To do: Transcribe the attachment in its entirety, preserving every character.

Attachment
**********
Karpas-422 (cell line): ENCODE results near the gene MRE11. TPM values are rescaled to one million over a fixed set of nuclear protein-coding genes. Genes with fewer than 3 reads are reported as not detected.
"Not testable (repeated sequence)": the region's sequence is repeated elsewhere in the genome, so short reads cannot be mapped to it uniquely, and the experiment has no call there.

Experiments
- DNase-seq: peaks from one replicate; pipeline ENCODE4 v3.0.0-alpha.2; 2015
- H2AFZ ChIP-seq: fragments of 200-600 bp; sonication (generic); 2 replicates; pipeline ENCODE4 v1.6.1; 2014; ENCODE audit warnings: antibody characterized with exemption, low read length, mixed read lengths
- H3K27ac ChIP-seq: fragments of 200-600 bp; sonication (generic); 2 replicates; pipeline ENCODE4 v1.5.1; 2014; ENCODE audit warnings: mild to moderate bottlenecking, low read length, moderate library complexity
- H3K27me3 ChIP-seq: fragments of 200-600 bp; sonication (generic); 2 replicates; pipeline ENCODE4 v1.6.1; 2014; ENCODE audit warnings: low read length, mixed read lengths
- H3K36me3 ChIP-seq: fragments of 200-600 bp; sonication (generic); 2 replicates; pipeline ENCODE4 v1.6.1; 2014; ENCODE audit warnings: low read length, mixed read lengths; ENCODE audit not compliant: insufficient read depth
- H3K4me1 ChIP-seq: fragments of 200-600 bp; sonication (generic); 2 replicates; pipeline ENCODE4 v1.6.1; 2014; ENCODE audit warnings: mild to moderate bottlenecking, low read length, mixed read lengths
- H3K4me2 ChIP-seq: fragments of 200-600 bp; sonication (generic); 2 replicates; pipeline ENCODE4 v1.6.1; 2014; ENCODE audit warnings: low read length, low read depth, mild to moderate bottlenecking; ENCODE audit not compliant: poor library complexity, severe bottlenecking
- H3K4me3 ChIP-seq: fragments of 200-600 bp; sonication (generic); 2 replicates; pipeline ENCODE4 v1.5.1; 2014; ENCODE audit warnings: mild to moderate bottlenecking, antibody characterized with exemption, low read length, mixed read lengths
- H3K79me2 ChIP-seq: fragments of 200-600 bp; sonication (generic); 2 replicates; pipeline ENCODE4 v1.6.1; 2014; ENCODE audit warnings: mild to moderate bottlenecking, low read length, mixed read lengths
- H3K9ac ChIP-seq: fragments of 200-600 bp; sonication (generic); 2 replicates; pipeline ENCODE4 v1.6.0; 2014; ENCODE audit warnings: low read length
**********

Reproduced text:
Karpas-422 (cell line): ENCODE results near the gene MRE11. TPM values are rescaled to one million over a fixed set of nuclear protein-coding genes. Genes with fewer than 3 reads are reported as not detected.
"Not testable (repeated sequence)": the region's sequence is repeated elsewhere in the genome, so short reads cannot be mapped to it uniquely, and the experiment has no call there.

Experiments
- DNase-seq: peaks from one replicate; pipeline ENCODE4 v3.0.0-alpha.2; 2015
- H2AFZ ChIP-seq: fragments of 200-600 bp; sonication (generic); 2 replicates; pipeline ENCODE4 v1.6.1; 2014; ENCODE audit warnings: antibody characterized with exemption, low read length, mixed read lengths
- H3K27ac ChIP-seq: fragments of 200-600 bp; sonication (generic); 2 replicates; pipeline ENCODE4 v1.5.1; 2014; ENCODE audit warnings: mild to moderate bottlenecking, low read length, moderate library complexity
- H3K27me3 ChIP-seq: fragments of 200-600 bp; sonication (generic); 2 replicates; pipeline ENCODE4 v1.6.1; 2014; ENCODE audit warnings: low read length, mixed read lengths
- H3K36me3 ChIP-seq: fragments of 200-600 bp; sonication (generic); 2 replicates; pipeline ENCODE4 v1.6.1; 2014; ENCODE audit warnings: low read length, mixed read lengths; ENCODE audit not compliant: insufficient read depth
- H3K4me1 ChIP-seq: fragments of 200-600 bp; sonication (generic); 2 replicates; pipeline ENCODE4 v1.6.1; 2014; ENCODE audit warnings: mild to moderate bottlenecking, low read length, mixed read lengths
- H3K4me2 ChIP-seq: fragments of 200-600 bp; sonication (generic); 2 replicates; pipeline ENCODE4 v1.6.1; 2014; ENCODE audit warnings: low read length, low read depth, mild to moderate bottlenecking; ENCODE audit not compliant: poor library complexity, severe bottlenecking
- H3K4me3 ChIP-seq: fragments of 200-600 bp; sonication (generic); 2 replicates; pipeline ENCODE4 v1.5.1; 2014; ENCODE audit warnings: mild to moderate bottlenecking, antibody characterized with exemption, low read length, mixed read lengths
- H3K79me2 ChIP-seq: fragments of 200-600 bp; sonication (generic); 2 replicates; pipeline ENCODE4 v1.6.1; 2014; ENCODE audit warnings: mild to moderate bottlenecking, low read length, mixed read lengths
- H3K9ac ChIP-seq: fragments of 200-600 bp; sonication (generic); 2 replicates; pipeline ENCODE4 v1.6.0; 2014; ENCODE audit warnings: low read length